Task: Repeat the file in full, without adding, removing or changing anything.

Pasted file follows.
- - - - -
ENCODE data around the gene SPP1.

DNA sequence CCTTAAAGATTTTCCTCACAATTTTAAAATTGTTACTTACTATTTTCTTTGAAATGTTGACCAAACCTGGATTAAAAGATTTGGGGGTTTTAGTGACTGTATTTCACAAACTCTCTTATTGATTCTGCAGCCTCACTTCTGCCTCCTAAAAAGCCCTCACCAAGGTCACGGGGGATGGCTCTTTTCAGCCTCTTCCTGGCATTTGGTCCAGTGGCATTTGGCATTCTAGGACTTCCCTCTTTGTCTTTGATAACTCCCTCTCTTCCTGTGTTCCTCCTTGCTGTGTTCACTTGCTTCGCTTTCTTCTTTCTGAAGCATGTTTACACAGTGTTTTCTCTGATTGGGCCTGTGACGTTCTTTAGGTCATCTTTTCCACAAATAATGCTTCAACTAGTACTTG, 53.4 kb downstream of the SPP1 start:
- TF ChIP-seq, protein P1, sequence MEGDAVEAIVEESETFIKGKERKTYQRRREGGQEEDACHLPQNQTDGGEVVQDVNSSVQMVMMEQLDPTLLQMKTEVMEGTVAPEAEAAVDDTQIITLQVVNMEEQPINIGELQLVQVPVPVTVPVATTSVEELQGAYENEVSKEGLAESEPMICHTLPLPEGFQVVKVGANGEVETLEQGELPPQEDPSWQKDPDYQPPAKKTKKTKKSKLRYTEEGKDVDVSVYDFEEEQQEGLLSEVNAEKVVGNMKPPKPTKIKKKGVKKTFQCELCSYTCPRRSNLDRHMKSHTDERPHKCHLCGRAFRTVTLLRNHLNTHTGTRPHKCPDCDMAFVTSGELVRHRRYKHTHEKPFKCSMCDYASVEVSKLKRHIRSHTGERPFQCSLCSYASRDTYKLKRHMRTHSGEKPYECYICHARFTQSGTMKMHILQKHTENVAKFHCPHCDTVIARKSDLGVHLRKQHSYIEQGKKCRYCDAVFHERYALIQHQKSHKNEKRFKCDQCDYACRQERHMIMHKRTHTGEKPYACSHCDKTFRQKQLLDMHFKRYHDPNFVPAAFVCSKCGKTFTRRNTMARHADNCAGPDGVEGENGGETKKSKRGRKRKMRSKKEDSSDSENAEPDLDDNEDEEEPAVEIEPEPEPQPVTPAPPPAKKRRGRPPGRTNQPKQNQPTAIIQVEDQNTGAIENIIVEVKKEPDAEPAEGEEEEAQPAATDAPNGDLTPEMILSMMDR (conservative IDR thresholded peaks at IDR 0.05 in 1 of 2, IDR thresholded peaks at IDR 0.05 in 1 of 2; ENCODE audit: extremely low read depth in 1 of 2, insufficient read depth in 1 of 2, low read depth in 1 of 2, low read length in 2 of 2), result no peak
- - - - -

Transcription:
ENCODE data around the gene SPP1.

DNA sequence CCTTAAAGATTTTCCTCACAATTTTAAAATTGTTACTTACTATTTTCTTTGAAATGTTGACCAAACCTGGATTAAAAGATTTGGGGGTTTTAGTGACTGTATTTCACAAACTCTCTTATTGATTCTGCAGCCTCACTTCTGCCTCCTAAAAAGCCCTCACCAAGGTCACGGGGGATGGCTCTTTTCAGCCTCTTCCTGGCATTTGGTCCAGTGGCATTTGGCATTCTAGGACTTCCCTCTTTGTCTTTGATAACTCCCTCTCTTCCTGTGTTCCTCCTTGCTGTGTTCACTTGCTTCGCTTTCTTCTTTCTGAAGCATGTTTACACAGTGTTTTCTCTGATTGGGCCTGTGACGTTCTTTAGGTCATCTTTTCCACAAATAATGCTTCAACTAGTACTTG, 53.4 kb downstream of the SPP1 start:
- TF ChIP-seq, protein P1, sequence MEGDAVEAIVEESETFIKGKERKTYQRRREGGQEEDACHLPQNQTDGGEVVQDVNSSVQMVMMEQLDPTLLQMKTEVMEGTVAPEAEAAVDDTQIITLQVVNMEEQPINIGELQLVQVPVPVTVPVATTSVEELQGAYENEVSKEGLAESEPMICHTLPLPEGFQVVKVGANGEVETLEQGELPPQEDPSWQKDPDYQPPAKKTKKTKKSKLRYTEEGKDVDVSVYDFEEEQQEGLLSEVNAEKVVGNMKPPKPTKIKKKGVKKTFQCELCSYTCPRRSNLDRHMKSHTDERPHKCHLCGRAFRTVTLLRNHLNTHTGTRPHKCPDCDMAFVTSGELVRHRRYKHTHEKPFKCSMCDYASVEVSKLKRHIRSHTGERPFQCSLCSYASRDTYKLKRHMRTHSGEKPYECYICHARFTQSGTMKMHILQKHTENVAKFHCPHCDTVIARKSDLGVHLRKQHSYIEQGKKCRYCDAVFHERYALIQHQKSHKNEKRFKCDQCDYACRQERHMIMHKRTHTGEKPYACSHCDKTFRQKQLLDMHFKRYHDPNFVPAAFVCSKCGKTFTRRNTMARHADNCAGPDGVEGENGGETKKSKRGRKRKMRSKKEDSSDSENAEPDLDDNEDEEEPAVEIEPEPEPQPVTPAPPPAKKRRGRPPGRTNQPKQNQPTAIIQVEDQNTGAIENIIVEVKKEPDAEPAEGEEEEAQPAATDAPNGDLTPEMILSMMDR (conservative IDR thresholded peaks at IDR 0.05 in 1 of 2, IDR thresholded peaks at IDR 0.05 in 1 of 2; ENCODE audit: extremely low read depth in 1 of 2, insufficient read depth in 1 of 2, low read depth in 1 of 2, low read length in 2 of 2), result no peak